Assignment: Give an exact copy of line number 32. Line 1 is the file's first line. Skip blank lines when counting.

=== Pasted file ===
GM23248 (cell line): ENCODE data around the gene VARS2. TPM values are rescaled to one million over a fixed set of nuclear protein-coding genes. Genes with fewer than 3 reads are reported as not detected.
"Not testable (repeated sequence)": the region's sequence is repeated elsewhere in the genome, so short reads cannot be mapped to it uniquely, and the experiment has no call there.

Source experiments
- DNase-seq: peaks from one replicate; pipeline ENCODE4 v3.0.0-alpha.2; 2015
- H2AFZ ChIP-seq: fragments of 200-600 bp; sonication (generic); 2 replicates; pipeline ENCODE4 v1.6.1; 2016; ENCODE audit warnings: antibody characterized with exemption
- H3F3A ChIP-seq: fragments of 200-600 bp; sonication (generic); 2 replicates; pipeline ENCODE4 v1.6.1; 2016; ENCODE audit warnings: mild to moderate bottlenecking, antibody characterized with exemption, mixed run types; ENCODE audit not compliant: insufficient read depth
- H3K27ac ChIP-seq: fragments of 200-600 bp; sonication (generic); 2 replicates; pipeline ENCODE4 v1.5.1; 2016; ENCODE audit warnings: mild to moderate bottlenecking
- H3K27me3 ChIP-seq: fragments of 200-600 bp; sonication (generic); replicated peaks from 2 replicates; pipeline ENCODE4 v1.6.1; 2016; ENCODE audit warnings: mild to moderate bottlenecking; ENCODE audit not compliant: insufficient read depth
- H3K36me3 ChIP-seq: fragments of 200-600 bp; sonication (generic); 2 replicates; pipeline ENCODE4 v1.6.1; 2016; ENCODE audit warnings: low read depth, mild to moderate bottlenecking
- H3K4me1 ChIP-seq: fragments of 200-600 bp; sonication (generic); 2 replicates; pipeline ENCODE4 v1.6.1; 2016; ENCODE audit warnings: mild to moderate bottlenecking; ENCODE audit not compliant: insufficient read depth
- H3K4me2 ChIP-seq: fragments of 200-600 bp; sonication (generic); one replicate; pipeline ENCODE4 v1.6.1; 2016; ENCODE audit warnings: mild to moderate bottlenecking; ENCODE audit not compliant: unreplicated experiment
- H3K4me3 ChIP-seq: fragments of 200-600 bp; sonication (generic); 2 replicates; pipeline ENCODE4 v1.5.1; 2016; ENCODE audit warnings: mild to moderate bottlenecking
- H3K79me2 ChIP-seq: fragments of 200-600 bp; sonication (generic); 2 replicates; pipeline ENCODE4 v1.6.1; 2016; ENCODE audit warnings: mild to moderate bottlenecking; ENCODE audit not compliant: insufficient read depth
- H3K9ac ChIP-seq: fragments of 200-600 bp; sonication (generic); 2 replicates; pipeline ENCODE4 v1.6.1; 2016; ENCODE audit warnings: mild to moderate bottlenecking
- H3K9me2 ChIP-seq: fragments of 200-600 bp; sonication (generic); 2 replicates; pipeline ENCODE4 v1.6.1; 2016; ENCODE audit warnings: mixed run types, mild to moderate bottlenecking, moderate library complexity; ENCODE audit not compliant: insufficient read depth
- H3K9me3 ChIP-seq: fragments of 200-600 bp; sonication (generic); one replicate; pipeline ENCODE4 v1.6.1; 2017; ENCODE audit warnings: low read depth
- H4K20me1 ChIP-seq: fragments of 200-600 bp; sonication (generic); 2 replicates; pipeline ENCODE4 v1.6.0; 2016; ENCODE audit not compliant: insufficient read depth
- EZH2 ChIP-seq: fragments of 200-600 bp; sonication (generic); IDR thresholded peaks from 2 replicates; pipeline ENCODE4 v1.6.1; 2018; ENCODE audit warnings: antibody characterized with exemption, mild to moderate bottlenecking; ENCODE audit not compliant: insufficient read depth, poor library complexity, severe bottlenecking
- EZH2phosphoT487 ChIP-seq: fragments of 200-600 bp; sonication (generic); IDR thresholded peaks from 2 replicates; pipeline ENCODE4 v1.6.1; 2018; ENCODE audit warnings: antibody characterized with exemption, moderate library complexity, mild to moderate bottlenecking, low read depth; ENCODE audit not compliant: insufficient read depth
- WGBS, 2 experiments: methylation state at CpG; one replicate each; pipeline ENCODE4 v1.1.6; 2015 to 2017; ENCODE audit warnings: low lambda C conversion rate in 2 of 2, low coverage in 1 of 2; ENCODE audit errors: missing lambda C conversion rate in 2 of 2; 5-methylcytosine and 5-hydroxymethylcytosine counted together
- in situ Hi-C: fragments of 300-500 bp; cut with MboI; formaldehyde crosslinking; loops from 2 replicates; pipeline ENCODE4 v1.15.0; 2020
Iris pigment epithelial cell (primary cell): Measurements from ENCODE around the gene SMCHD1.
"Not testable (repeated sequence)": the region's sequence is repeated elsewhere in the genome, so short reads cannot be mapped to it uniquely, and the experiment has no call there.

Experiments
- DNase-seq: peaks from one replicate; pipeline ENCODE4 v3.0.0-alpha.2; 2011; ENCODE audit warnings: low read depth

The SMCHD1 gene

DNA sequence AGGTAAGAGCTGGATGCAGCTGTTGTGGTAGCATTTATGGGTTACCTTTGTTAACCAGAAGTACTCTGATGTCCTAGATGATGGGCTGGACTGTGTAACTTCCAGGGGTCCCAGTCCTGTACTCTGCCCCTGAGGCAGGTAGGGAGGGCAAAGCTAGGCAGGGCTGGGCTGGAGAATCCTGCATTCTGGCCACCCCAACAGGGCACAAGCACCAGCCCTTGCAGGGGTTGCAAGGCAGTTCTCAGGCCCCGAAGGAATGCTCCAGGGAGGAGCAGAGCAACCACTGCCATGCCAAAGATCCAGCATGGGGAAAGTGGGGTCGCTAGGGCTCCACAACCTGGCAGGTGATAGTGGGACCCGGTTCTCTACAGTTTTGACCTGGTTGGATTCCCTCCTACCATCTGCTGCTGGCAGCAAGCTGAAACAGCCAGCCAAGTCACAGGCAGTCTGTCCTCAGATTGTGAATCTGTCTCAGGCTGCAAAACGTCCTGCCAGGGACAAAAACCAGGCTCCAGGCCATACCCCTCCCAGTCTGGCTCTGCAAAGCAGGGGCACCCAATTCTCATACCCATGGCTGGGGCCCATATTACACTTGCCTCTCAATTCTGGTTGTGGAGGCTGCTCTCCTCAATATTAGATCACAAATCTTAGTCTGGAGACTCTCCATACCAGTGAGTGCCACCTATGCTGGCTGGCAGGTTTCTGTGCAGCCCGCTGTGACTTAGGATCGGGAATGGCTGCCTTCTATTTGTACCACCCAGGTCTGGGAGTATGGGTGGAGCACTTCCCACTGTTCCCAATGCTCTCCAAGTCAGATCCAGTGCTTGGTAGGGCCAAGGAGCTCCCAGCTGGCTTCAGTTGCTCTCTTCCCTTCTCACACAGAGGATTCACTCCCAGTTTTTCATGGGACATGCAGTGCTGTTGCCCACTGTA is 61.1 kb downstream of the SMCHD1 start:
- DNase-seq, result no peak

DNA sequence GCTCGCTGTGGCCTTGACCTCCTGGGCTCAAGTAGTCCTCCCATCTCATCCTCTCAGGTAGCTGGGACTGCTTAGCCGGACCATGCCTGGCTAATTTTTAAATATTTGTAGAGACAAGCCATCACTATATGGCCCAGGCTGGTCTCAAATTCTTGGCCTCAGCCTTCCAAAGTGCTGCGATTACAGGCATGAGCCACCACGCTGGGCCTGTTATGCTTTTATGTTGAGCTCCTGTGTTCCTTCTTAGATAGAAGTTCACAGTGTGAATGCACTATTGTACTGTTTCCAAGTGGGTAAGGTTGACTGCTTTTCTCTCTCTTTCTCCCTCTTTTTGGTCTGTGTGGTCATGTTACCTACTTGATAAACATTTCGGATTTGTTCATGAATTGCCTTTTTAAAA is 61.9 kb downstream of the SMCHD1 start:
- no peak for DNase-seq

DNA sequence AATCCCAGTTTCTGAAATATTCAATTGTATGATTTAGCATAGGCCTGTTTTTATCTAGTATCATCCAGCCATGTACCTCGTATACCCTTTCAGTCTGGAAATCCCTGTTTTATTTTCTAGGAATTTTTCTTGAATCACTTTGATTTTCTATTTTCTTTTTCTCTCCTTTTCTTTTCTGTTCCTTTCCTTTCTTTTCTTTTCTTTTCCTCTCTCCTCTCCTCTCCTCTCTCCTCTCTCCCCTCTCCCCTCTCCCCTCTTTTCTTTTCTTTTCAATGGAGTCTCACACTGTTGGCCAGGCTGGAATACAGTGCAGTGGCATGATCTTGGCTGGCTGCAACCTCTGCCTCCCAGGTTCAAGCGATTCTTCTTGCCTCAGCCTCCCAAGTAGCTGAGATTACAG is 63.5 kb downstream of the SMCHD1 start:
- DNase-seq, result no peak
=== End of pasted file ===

- DNase-seq, result no peak